Diary of Rev Edward Stevens

1885, March 23, Monday 

Farmer Gaydon called on me for my advice, saying he was in a difficulty. He had dealings with Mr Mark Walker, a substantial Corn dealer of Tysoe, and going down to him to receive payment for some corn. Mr Walker deducted £10. Gaydon asked for an explanation. Walker said it was the £10 he had borrowed. Gaydon declared there must be some mistake as he had not borrowed anything of Mr Walker. So the latter showed him a note signed “J. Jaydon” asking for loan of £10 saying it was brought by a young man a few weeks ago to whom he gave the money and would have let him have more if he had wanted it, but he said that was sufficient.

I pointed out to Gaydon that it was not a forgery as the name written was not the name of anyone in Sibford and that if it were a forgery it would be Mr Walker’s loss and not his. Gaydon’s fear was lest one of his own sons should have been tempted to such wickedness, but when I afterwards called on Mrs Gaydon, she said she had not the shadow of a suspicion of either of her boys. Neither had I, for none of them can write nearly so well as the note was written, and there were some mistakes as to facts which they would not have made. I cannot recognise the writing at all, neither can Elley.

Visited Gaydon, Miss Dix, Jane Legge, School.

Boys Confirmation Class at 7 pm.

1885, March 24, Tuesday 

Jane Legge died early this morning.

Held my Girls’ and married women Confirmation Classes at the Vestry from 3 to 5.

A Vestry meeting was held in the Schoolroom at 7.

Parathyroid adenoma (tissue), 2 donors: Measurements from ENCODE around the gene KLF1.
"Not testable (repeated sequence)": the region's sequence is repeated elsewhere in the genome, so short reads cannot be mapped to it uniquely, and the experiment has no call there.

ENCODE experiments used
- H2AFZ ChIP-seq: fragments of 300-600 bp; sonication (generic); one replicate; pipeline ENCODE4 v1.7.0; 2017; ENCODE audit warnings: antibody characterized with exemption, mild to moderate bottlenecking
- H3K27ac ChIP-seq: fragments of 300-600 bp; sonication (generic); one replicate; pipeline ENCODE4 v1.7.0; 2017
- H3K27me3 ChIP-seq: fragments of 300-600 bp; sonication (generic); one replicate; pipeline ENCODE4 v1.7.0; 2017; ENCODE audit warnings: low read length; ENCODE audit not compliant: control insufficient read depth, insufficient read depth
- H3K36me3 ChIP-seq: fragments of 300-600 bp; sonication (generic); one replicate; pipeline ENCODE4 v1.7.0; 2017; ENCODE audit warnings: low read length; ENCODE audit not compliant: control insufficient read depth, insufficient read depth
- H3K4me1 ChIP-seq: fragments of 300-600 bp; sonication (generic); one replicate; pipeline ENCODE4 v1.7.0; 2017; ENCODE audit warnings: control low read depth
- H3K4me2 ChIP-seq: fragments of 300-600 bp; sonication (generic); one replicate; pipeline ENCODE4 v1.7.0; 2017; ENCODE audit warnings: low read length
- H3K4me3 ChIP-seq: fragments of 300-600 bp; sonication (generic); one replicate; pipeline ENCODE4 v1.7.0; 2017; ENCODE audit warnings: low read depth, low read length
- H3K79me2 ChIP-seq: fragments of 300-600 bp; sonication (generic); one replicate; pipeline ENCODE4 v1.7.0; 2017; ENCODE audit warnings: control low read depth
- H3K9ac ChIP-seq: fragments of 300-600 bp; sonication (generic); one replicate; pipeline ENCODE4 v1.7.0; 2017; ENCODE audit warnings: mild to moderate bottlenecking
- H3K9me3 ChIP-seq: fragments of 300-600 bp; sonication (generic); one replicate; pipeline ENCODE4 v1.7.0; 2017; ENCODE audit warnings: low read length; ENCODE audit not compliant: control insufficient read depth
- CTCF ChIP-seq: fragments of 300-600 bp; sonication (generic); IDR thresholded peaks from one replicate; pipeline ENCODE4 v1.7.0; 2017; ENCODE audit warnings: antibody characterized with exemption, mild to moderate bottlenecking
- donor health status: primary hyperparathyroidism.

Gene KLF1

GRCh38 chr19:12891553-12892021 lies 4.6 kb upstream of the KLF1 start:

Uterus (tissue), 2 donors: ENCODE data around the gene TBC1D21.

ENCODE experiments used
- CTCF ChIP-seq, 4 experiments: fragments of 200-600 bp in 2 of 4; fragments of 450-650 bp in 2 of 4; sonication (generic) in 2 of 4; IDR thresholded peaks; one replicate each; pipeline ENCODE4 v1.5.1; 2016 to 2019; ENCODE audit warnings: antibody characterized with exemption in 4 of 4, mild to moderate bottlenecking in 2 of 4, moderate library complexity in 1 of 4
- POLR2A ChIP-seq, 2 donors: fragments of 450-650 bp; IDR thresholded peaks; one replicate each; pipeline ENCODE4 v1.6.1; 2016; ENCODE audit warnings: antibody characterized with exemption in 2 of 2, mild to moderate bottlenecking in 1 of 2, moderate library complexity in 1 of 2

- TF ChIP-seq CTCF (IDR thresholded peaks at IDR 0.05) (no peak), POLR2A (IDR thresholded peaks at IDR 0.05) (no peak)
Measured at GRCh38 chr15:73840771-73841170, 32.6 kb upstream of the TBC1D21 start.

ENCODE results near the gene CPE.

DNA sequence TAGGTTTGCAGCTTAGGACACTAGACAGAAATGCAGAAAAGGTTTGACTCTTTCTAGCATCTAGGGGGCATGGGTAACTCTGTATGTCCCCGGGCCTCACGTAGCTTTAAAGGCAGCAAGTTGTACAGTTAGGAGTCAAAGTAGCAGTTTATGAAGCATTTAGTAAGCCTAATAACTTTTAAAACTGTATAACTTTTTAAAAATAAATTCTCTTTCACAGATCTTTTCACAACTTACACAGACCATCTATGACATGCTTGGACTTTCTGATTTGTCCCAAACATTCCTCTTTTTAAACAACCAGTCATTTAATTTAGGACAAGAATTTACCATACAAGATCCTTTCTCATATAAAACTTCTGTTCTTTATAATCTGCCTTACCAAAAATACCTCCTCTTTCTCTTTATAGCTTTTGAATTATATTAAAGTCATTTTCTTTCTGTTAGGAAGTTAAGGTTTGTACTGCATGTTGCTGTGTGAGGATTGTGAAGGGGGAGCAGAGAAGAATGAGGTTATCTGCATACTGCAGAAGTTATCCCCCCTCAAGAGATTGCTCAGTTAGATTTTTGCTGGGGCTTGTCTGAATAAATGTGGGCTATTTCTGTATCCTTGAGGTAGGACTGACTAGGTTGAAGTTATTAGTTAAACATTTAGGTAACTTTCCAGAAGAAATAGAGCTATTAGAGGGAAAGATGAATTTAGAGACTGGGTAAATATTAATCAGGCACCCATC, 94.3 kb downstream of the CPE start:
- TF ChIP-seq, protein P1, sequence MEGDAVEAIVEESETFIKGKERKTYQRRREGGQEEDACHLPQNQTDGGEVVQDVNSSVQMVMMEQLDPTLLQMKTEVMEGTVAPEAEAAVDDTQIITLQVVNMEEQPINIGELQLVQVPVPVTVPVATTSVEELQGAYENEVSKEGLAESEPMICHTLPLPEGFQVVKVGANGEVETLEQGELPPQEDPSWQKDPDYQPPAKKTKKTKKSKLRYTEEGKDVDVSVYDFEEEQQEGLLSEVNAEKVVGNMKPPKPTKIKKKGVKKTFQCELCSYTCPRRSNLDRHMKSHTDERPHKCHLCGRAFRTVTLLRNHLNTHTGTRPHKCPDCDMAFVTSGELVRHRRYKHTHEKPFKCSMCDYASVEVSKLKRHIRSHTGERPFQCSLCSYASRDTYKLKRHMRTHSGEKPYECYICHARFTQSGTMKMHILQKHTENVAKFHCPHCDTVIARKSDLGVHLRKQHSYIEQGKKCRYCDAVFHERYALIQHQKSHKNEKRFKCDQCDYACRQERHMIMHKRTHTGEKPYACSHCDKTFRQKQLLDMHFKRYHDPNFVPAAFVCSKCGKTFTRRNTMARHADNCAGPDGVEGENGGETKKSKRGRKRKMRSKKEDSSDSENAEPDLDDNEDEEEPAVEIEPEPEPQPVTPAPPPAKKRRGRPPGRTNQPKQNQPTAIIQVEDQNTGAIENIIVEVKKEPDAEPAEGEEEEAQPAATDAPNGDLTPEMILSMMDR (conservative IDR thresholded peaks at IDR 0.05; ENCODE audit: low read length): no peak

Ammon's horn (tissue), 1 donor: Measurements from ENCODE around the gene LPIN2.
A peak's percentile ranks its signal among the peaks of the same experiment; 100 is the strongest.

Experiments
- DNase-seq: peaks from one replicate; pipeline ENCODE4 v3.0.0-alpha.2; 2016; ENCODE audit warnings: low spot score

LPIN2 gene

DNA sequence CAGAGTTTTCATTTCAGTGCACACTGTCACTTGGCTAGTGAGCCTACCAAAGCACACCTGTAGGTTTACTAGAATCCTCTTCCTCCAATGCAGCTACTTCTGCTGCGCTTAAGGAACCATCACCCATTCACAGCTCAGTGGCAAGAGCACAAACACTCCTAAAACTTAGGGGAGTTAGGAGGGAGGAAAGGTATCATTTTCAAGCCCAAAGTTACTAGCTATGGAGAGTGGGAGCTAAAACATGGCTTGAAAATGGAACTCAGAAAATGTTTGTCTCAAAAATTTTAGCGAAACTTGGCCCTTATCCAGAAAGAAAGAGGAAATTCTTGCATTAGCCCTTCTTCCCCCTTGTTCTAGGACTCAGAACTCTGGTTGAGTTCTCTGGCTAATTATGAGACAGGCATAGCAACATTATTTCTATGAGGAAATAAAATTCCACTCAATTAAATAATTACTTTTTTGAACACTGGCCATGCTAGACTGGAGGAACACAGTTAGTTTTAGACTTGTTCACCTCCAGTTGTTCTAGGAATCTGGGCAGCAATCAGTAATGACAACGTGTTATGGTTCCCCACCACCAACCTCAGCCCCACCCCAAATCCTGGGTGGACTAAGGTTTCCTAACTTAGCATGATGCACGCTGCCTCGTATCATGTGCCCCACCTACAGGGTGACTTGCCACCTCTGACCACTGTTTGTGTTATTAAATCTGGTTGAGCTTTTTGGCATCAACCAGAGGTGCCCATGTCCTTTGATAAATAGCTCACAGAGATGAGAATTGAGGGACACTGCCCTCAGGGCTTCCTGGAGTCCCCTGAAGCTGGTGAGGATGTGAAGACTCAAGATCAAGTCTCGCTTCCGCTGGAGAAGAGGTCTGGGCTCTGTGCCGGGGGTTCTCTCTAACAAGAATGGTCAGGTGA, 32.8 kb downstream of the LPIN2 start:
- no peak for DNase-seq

1885, March 25, Wednesday

Visited Sibford Heath plantation which John West is cleaning of briars etc.

George Harris junior showed me a petition for raising money to pay expenses of endeavouring to obtain a free pardon for a man named Cross who was convicted of a rape on Bonner’s imbecile daughter at Wroxton a short time ago. Cross’s solicitor, being in difficulties, left Banbury on a sudden, having neglected the case which he had been paid to attend to. Cross’s friends aver that he had therefore not a fair trial – being left without a properly instructed counsel to defend him. Lord North, in whose employ the young man was, and his father is, takes an interest in the case.

I told George Harris (junior) that there was no occasion for begging round the country for that Lord North could and would easily do all that could be done without any expense.

Received a letter from Dr Hole.

1885, March 26, Thursday 

Attended Guardians meeting at Banbury.

Brought the very foul condition of Sibford Pond before the Rural Sanitary Authority.

Visited Thomas Messenger in the Infirmary of the Union. he looked very ill, and seemed grateful for all that was done for him. He was up and dressed, but looked more fit for bed.

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Read about the Rev Edward Stevens here.